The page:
Stimulating Sunscreen Use Among Outdoor Construction Workers: A Pilot Study

Anne J. Keurentjes*, Sanja Kezic, Thomas Rustemeyer, Carel T. J. Hulshof, Henk F. van der Molen

*Corresponding author for this work

Research output: Contribution to journalArticleAcademicpeer-review


Background: Outdoor workers (OW) receive a higher dose of ultraviolet radiation (UVR) compared to indoor workers (IW) which increases the risk of non-melanoma skin cancer (NMSC). Regular sunscreen use reduces the NMSC risk, however, adequate sun-safety behavior among OW is poor. The main objective was to conduct method- and intervention-related elements of a future intervention trial among OW, based on providing sunscreen and assessing sunscreen use on group- and individual level. Methods: This pilot study was conducted at a construction site in the Netherlands from May-August 2021. Nine dispensers with sunscreen (SPF 50+) were installed at the worksite. OW (n = 67) were invited to complete two (cross-sectional) questionnaires on sun-safety behavior, before and after providing sunscreen. Stratum corneum (SC) samples for the assessment of UV-biomarkers were collected from the forehead and behind the ear from 15 OW and 15 IW. The feasibility of the following elements was investigated: recruitment, (loss to) follow-up, outcome measures, data collection, and acceptability of the intervention. Results: The first questionnaire was completed by 27 OW, the second by 17 OW. More than 75 percent of the OW were aware of the risks of sun exposure, and 63% (n = 17) found sunscreen use during worktime important. The proportion of OW never applying sunscreen in the past month was 44.4% (n = 12) before, and 35.3% (n = 6) after providing sunscreen. A majority of OW (59.3%, n = 16) found sunscreen provision encouraging for sunscreen use, the dispensers easy to use (64.7%, n = 17) and placed in practical spots (58.8%, n = 18). Collecting SC-samples was fast and easy, and several UV-biomarkers showed higher levels for sun-exposed compared to less exposed body parts. There was no significant difference in UV-biomarker levels between OW and IW. Conclusions: This pilot study revealed low sunscreen use among OW despite providing sunscreen, overall satisfaction with the sunscreen, and the sufficient awareness of the risks of UVR-exposure. Collecting SC-samples at the workplace is feasible and several UV-biomarkers showed to be promising in assessing UVR-exposure. The low participation rate and high loss to follow-up poses a challenge for future intervention studies.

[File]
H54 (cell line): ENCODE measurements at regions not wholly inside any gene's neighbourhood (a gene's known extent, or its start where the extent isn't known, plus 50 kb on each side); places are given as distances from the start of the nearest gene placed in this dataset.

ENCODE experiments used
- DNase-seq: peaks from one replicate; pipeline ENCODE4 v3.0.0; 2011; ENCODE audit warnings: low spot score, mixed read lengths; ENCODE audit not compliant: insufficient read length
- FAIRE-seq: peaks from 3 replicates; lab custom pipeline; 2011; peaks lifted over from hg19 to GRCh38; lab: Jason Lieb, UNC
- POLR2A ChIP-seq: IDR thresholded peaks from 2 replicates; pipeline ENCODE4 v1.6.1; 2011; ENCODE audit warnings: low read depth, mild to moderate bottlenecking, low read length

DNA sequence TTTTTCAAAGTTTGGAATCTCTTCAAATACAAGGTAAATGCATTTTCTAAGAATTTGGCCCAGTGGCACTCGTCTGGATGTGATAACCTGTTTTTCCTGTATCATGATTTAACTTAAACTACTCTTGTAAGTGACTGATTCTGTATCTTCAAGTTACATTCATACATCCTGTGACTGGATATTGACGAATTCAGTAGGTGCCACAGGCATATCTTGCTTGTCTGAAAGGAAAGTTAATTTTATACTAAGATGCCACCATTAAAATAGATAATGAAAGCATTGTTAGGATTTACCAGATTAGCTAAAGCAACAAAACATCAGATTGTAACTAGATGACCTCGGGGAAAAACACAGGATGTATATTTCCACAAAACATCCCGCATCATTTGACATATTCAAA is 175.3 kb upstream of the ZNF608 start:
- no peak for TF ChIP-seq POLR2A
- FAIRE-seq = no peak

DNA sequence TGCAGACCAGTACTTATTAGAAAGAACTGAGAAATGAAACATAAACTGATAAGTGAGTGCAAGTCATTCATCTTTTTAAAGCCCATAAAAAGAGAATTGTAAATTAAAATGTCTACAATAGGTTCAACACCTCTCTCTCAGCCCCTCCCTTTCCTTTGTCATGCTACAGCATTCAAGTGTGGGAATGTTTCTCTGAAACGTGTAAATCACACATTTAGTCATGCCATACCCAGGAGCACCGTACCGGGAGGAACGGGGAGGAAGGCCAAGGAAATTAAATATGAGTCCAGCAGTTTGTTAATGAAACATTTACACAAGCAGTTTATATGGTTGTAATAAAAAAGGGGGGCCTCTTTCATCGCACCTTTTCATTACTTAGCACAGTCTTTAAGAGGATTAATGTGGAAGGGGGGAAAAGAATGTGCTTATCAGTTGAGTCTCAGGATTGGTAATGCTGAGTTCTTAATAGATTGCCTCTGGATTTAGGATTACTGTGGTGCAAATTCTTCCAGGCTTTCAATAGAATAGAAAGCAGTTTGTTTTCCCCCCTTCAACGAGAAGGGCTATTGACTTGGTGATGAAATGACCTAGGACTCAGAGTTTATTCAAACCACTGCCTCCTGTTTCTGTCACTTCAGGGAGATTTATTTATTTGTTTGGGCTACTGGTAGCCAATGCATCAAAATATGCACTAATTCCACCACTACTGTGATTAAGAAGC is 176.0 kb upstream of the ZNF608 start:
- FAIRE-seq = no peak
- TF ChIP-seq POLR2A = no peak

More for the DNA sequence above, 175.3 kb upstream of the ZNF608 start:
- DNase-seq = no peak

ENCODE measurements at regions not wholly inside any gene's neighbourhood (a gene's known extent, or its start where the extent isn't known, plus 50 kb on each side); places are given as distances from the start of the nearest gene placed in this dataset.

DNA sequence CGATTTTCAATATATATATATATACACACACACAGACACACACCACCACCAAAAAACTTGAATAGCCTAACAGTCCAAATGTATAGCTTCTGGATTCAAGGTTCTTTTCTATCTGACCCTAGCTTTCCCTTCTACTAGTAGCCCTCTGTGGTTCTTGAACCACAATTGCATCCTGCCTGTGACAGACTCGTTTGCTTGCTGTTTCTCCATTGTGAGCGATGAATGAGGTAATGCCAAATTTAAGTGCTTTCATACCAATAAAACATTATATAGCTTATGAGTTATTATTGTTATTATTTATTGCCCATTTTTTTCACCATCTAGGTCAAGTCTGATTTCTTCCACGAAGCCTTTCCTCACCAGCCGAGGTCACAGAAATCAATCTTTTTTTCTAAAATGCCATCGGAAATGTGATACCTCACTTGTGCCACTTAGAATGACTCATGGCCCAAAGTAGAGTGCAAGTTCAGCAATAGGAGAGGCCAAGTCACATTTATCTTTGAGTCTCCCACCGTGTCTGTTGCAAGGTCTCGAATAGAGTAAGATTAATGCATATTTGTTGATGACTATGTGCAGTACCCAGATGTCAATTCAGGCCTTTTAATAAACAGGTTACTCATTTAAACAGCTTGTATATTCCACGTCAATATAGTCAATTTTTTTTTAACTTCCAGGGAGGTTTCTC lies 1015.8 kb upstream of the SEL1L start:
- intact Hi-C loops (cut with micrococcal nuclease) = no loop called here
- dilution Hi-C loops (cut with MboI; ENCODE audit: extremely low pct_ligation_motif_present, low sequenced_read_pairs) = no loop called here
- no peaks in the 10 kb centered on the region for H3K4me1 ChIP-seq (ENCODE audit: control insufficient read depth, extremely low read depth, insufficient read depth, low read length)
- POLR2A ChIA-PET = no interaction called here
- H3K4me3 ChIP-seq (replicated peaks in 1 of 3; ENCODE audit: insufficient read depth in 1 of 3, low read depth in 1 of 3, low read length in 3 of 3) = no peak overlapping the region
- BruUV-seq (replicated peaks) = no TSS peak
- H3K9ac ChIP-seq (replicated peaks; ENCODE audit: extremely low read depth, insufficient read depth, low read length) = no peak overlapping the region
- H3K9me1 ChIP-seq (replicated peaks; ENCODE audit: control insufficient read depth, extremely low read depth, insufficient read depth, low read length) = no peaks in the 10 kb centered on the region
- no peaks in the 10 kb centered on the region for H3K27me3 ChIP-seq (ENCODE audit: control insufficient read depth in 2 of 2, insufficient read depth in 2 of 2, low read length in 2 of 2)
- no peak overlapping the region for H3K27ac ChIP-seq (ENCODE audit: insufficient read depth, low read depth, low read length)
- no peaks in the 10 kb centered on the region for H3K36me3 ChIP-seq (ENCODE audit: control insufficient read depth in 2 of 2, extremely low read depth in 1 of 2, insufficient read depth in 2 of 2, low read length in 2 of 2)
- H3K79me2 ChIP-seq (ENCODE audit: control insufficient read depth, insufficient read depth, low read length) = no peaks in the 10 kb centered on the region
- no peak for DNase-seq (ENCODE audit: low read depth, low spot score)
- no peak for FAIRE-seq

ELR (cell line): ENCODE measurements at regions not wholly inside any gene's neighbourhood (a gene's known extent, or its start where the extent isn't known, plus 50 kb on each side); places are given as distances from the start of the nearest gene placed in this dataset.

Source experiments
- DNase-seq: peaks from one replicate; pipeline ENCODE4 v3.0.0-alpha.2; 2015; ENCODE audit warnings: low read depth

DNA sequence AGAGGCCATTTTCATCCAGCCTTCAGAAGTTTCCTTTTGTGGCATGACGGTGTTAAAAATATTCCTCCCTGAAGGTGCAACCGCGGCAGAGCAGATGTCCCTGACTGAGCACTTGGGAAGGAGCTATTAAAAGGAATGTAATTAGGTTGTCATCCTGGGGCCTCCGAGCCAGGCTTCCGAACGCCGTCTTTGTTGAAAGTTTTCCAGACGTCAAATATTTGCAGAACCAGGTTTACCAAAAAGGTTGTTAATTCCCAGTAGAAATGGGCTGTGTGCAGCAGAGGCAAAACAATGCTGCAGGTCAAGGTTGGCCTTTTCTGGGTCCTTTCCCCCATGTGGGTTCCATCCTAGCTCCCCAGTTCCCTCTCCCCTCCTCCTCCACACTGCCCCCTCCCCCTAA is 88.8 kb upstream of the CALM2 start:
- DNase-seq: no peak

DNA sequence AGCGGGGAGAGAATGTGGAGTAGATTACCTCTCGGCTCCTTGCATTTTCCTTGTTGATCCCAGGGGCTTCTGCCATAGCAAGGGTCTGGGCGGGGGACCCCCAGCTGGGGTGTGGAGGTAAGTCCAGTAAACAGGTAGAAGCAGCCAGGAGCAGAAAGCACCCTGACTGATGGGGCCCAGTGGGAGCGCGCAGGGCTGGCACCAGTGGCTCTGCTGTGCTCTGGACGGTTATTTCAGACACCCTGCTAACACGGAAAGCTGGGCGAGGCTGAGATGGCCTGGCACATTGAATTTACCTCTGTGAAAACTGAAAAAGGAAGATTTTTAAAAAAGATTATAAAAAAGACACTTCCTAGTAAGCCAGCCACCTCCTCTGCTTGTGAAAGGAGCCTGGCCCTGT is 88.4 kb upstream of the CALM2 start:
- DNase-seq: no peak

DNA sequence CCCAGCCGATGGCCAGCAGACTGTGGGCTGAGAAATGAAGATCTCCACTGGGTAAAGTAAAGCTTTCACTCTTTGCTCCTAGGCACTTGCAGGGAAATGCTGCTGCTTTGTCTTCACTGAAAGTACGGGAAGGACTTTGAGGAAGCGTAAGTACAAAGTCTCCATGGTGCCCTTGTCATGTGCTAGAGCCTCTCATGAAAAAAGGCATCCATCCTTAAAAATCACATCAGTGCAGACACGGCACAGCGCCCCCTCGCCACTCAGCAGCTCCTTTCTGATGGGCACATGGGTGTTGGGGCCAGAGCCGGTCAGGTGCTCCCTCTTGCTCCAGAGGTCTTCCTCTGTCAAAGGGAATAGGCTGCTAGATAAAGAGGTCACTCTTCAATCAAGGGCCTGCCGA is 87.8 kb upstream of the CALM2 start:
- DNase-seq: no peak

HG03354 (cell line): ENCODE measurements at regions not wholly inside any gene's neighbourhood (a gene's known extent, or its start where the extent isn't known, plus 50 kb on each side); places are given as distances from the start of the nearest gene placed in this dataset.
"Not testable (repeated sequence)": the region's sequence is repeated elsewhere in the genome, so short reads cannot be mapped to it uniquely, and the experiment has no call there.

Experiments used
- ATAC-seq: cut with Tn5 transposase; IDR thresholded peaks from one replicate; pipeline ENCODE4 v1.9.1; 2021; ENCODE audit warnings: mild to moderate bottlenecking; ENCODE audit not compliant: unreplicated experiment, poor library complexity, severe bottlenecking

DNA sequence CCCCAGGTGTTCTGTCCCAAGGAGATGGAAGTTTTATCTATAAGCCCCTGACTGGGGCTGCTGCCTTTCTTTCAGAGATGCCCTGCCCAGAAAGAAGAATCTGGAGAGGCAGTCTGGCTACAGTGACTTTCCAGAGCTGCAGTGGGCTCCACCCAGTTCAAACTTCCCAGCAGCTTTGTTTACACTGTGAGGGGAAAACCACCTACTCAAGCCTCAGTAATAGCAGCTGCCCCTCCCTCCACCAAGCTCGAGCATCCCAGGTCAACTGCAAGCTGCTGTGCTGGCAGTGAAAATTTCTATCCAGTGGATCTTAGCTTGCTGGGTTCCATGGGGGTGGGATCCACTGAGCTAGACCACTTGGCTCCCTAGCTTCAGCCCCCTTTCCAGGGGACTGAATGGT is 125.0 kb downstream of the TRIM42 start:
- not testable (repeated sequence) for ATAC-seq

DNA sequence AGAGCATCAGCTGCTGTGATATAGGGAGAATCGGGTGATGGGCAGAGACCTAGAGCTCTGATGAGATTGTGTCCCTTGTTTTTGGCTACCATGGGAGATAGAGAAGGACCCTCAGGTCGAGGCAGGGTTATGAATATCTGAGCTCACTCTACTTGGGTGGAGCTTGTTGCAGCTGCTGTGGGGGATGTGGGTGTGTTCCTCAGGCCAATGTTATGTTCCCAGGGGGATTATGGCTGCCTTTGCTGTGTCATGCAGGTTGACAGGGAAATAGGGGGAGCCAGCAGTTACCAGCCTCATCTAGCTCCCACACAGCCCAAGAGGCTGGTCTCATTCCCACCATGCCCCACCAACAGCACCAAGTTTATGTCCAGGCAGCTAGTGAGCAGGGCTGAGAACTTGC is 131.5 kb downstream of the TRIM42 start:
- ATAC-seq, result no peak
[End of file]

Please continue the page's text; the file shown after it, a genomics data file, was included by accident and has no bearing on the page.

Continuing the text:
Original languageEnglish
Article number857553
JournalFrontiers in Public Health
Publication statusPublished - 1 Apr 2022

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